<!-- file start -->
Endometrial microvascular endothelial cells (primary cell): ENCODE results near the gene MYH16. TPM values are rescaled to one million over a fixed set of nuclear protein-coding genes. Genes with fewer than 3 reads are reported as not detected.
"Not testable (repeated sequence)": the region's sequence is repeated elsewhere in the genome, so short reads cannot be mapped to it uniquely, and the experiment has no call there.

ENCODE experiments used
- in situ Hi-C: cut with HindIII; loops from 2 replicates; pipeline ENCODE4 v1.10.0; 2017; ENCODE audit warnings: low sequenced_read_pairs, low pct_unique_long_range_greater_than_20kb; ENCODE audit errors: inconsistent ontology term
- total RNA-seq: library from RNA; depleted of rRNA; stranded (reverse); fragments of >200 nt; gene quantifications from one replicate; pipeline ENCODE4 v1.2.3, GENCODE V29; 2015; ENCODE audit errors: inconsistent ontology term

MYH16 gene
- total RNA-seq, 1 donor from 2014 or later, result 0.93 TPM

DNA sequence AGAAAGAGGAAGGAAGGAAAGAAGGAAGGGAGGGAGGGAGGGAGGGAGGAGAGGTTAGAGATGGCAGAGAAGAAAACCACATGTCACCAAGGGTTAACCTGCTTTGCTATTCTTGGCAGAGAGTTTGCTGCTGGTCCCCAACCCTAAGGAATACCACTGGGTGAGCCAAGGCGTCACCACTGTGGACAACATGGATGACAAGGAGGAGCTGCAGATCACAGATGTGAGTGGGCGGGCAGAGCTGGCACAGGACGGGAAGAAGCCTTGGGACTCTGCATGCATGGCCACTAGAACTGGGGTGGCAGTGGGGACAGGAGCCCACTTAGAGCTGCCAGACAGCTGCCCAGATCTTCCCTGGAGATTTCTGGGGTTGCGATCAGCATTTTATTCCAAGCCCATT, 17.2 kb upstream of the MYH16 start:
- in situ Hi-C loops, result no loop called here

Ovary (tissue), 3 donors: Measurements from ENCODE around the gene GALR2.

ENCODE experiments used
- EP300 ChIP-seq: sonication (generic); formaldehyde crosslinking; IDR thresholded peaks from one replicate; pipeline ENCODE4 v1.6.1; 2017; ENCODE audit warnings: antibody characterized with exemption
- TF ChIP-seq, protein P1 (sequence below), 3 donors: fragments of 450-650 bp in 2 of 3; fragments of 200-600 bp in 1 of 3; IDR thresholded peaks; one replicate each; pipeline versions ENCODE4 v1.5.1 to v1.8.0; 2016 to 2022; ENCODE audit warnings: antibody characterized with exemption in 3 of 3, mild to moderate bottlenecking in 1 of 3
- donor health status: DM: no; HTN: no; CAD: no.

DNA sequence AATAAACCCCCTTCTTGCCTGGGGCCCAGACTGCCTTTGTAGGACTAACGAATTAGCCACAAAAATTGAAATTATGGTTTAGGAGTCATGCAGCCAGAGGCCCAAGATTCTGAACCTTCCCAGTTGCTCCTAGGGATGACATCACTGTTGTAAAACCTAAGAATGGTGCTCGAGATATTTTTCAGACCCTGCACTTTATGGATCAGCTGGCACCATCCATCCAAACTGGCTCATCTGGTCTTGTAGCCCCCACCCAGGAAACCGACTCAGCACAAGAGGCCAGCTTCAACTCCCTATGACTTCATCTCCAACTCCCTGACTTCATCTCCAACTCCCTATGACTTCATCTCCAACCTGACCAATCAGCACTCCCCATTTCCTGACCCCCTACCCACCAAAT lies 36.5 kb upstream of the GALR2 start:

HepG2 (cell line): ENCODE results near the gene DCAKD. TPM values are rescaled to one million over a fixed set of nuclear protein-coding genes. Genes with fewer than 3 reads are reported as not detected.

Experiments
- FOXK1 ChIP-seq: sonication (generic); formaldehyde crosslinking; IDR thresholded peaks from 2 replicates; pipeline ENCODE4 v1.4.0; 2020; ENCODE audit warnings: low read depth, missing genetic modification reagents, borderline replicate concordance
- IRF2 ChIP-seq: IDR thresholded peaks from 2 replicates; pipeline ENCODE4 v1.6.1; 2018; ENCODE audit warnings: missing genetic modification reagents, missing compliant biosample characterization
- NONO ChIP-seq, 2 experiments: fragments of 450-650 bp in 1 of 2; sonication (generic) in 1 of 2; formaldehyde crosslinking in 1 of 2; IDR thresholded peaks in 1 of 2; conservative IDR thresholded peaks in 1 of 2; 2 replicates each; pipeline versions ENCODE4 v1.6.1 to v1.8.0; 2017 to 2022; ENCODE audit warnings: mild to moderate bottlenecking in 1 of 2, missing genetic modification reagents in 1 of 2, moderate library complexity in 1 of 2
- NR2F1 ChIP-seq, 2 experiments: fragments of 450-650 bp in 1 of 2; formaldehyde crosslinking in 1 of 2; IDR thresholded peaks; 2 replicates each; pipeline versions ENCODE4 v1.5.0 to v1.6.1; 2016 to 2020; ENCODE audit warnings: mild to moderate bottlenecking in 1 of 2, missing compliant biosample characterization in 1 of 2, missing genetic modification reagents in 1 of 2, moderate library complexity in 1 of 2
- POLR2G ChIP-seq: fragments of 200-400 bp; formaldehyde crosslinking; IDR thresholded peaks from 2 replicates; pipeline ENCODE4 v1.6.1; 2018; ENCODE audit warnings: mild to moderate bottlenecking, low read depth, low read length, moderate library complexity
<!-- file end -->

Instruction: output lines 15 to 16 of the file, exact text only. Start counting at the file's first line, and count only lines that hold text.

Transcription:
DNA sequence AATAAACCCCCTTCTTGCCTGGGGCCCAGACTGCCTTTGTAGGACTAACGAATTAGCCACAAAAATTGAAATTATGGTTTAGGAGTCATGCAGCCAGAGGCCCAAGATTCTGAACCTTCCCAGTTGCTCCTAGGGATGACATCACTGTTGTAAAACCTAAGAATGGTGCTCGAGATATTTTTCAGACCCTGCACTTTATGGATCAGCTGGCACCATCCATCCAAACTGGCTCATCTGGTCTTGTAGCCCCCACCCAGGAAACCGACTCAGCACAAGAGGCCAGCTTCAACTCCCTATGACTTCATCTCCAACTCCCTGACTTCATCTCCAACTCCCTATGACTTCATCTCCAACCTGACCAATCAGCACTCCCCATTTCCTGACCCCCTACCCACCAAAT lies 36.5 kb upstream of the GALR2 start:

HepG2 (cell line): ENCODE results near the gene DCAKD. TPM values are rescaled to one million over a fixed set of nuclear protein-coding genes. Genes with fewer than 3 reads are reported as not detected.